I have begun a new column writing for Evangelicals Now – they asked me to explain why I was going to Australia for my first one. It has just been published in the April edition – full text below…
Transported to Australia
Whilst undergoing some research into my predecessor in St Peters Dundee, Robert Murray McCheyne, I came across a report about a ship that was leaving Dundee with a mixed cargo that included criminals who were being banished to ‘the colonies’. For some reason this came to mind when the editor of EN asked me to write about why I hope to go to Australia for a couple of years.
I have been a minister in Scotland for the past 33 years. Aged 24 I began as minister of Brora Free Church in 1986. Six years later I was called to the church of Robert Murray McCheyne in Dundee. It was a tough call because the congregation was down to a handful in a post industrial city with a declining church – sadly all too typical of many situations in the UK today. Over the past 27 years the congregation has slowly grown until today we have over 300 people in attendance each Sunday. We have seen a new church planted in St Andrews and have just started another one in Charleston, one of the poorest housing schemes in the city. So after 27 years why leave? It’s actually very hard because being in a place for that length of time means that you establish deep roots. It’s like leaving family because it is leaving family. There is a sorrow in parting – one that is only sweetened by the knowledge that it is the Lord’s Church and he will provide for his people.
It is also difficult to write about this because on the one hand there is the temptation to offer bland truisms that any departing pastor can say, or to say things that perhaps should not be said in public. Only a fool opens his whole heart. “The prudent keep their knowledge to themselves, but a fool’s heart blurts out folly.” (Proverbs 12:23, NIV). As someone who likes to think aloud, I confess that is an aspect of wisdom I have far too often lacked. One of the problems in contemporary Christianity is the way that people try and second-guess motives and read between the lines. There are no lines. There is no secret sin, or leadership falling out. My reasons for going to Australia are quite straightforward – there are push and pull factors.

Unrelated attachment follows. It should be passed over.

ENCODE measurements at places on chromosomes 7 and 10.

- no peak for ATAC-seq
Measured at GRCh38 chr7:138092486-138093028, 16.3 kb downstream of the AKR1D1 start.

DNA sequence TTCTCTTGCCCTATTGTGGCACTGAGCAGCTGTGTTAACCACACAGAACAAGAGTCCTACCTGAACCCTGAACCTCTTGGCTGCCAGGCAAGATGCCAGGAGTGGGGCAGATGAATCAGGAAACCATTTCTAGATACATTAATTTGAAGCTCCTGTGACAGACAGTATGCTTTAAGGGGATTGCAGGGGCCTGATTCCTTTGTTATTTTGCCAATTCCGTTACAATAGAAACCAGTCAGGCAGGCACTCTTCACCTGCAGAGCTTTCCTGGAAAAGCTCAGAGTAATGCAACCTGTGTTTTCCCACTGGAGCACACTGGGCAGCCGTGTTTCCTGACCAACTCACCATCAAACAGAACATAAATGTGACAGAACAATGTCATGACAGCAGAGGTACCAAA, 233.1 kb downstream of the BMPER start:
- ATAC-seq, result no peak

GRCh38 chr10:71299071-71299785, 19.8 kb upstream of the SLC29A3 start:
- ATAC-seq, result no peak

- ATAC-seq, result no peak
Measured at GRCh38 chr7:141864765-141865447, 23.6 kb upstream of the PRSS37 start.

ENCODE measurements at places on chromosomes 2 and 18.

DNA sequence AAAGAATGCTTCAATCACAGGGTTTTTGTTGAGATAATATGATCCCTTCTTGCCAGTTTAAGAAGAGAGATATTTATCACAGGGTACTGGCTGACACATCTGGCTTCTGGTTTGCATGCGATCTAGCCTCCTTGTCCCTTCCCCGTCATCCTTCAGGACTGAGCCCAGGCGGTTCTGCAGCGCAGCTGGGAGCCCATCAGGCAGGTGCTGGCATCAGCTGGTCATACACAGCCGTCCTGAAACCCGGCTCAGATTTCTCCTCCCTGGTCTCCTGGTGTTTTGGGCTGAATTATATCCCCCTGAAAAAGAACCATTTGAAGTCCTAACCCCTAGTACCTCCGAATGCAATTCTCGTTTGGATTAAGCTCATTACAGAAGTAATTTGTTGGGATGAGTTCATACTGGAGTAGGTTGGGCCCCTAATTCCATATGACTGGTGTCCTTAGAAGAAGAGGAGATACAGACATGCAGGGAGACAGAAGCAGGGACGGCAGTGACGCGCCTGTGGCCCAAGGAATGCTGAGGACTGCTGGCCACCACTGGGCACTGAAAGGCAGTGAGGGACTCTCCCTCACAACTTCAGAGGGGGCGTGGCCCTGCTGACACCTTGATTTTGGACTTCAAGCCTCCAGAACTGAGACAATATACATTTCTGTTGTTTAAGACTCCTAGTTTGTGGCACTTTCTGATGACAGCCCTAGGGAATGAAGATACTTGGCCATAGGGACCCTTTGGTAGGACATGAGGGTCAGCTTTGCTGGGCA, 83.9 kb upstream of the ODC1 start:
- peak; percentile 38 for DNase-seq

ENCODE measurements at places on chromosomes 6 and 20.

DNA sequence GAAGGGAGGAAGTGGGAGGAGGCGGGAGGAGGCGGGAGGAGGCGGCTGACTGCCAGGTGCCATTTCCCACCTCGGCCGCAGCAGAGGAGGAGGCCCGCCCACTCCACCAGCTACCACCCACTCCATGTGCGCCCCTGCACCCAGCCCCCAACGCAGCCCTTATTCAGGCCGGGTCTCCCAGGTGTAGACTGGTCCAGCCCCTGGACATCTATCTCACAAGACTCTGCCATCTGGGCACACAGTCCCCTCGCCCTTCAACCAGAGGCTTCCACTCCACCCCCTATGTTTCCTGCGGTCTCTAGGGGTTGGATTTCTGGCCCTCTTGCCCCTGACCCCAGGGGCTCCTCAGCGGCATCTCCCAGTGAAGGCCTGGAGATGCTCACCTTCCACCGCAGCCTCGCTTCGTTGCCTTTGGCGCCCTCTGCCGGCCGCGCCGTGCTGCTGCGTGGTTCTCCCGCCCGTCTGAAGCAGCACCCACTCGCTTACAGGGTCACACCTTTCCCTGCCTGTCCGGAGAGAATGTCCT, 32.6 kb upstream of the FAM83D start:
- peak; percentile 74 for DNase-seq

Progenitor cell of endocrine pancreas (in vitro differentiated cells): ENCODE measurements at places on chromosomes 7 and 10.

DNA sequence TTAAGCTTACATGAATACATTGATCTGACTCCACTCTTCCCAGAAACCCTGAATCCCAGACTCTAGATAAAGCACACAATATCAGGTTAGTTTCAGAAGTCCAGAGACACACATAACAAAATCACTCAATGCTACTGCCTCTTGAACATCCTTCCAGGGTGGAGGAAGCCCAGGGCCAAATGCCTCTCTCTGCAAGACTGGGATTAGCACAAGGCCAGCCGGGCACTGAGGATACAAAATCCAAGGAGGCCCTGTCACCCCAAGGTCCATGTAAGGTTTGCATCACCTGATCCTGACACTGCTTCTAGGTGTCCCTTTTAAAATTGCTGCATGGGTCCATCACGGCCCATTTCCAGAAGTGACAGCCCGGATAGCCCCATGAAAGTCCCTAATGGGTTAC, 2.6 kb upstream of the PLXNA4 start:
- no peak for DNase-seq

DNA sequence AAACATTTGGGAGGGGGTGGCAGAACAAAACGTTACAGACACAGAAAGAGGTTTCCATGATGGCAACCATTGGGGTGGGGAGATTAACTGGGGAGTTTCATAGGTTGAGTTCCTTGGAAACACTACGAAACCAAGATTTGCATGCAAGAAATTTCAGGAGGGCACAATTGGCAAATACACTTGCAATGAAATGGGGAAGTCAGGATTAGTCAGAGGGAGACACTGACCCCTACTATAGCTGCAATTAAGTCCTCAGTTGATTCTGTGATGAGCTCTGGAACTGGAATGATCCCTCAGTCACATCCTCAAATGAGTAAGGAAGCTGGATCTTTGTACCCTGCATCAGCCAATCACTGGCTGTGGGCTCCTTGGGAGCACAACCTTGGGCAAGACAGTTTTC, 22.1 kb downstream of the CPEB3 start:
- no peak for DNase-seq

Firstly the pull. Last Sunday lunch I was asked by one of our students – why are you going? The answer – because I was asked! And in one sense it really is that simple. City Bible Forum in Sydney have asked me to come out and help set up a project known as Third Space. In effect I’ve been asked to come and do evangelism in Australia’s cities. They have offered support and encouragement for me to do what my heart’s desire is – communicate the Good News in a 21st Century context.
Australia is heading down the same humanistic secular road as the UK – although they have not regressed quite as far. The church in many areas of Australia is stronger than in the UK – although only 10% of the population still regularly attend any place of Christian worship. There are several reasons for this – the strength of Sydney Anglicanism – both in numbers and theological robustness (where else in the world can you have a diocese such as Wollongong whose bishop told me that each of his sixty congregations are Reformed Evangelical?), the presence of a substantial number of Christian schools, the growth of the Asian/Australian Christian community and some creative and dynamic leadership.
I am not suffering from ‘grass is greener’ syndrome! I am aware that there are difficulties and problems for the church in Australia – partly from the experience of having been there several times, but mainly because I believe the Bible – we are all sinners – besides which in this world we will have trouble –much of which is caused by ourselves. However I am looking forward to working with a team seeking to create and use a third space to tell people about Christ. As a church pastor I have always believed that the local church is the primary means that the Lord uses for evangelism. My aim is not to be an itinerant evangelist but rather to help local churches fulfill the Great Commission.